If I then add in 3 hours of blogging every day, you can see that leisure time is almost non-existent. Even two hours a day really impacts leisure. That takes a toll when you are married and it’s even more difficult when you have small children. It’s enough to get me thinking that it would be wise to spend $30 an hour to buy back my leisure time, when most Americans pay nothing.

It’s Actually Cheaper to Blog Less

Now that I’m being honest and confess that my real motivation is to buy leisure time, the real financial decision before me is:

  • Should I buy my leisure time at a cost of $30 an hour to hire a mechanic?
  • Or, should I blog for two hours less and reclaim my leisure time at a cost of $18.43 an hour?


It would be a no-brainer if I weren’t addicted to this thing called blogging. That’s why I found a way to come up with a comparable alternative to cutting my blogging, without really cutting back on blogging. I could hire someone to write two posts at $20 a post. Given a 15 percent tax effect, it would only be an effective cost of $17 per hour, which is cheaper than $18.43 an hour in lost blogging revenue.

What should I do? I’ve long made up my mind, but don’t duck the more important question: what should you do? I’ve been reading blogs for over a year and I’ve seen many articles where opportunity costs were probably used to justify buying leisure time. Are you guilty? It’s not just blogging, this could be the case for many leisure activities or money making activities where we’ve over indulged.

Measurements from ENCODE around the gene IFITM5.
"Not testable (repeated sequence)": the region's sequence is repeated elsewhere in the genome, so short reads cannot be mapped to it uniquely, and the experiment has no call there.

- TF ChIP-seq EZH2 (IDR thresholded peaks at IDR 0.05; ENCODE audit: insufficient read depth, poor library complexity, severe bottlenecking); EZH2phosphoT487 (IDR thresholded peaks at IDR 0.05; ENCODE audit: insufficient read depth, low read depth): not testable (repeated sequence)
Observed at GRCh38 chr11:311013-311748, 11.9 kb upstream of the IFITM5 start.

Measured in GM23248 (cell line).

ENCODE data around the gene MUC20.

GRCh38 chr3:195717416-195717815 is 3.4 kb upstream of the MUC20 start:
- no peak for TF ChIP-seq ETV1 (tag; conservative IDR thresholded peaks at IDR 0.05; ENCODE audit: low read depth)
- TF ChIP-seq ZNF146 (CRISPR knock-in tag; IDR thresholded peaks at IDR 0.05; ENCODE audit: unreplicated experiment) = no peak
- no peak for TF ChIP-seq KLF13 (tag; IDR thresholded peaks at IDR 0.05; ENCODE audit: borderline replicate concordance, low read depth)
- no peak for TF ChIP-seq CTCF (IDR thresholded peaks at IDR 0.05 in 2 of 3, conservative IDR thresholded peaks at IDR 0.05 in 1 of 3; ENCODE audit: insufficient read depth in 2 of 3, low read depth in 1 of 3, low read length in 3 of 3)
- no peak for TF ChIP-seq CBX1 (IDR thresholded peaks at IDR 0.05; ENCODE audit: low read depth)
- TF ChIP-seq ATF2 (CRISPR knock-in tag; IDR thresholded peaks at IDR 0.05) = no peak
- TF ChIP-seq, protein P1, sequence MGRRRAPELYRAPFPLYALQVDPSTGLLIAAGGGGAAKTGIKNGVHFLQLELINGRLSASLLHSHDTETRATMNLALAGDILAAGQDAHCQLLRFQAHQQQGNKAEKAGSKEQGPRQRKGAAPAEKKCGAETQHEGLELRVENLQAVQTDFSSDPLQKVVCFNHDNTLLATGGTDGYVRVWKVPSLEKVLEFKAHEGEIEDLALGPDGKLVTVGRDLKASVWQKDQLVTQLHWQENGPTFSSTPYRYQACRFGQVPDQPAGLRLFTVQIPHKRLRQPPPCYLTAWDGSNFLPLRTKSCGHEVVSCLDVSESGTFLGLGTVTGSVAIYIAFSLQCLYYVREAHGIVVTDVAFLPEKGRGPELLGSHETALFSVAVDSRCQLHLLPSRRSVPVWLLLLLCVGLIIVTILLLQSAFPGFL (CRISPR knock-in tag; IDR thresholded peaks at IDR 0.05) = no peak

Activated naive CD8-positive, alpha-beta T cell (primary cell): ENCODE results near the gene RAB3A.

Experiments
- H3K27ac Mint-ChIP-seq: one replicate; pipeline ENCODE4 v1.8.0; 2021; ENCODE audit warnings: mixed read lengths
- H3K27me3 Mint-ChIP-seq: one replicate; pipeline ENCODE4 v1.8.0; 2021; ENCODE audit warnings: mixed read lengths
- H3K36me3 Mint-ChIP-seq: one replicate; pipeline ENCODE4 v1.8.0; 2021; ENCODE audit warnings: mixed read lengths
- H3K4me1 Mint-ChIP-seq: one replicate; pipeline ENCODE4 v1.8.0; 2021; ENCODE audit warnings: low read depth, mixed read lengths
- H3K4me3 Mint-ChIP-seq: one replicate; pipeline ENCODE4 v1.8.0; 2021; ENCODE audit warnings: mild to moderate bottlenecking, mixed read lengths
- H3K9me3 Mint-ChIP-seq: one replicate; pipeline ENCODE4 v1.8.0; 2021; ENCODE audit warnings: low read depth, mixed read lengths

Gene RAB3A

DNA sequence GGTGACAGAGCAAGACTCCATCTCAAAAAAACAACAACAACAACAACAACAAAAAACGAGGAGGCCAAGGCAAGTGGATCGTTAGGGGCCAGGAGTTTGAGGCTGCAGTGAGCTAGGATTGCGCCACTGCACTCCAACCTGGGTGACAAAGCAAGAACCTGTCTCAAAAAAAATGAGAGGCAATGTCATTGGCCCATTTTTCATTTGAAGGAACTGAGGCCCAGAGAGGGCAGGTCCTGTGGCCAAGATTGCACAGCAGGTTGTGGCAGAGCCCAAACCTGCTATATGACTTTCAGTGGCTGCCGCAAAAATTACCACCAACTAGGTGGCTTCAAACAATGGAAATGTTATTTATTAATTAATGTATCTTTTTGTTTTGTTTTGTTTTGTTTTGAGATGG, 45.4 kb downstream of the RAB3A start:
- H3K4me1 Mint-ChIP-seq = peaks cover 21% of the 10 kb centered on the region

Don’t get me wrong. Buying leisure time is a valid decision. It’s what you are doing when you buy a washing machine instead of washing by hand or a vacuum instead of sweeping. I’ve also seen people try to convert work into leisure by making things like couponing, a family activity. What is important is to identify when you are so busy you start buying leisure time, understand how much you are paying for it and if you can, find a smarter, cheaper alternative. Maybe it means saving some money by blogging less?

What do you think? How much would you pay for leisure?


Comments

Maybe I Should Save Money and Blog Less? — 19 Comments

  1. It is only opportunity cost if you take advantage and actually find a way to make that money. It is definitely harder to quantify with blogging then working an hourly job. I would probably pay the mechanic just to make sure it is done right but I am not mechanically talented.

    • That’s an important distinction Lance. I know many people who will throw out an opportunity cost without actually having an opportunity. It’s even hard to use your day job as an opportunity cost. Odds are, your employer is giving you as many hours as they are interested in giving you. Try getting an extra hour or two each week. I’m sure it’s a difficult feat.

  2. Wow. I’m not sure I’m awake enough to take in all the math in this post. :). I tend to squander my leisure time and not value it enough. What I’d pay anything for is a good night’s sleep!

  3. That’s a lot of math to comprehend and wiggle through. Personally, I think $60 for a mechanic is a steal these days and I’d probably go for that just for the convenience and time factor.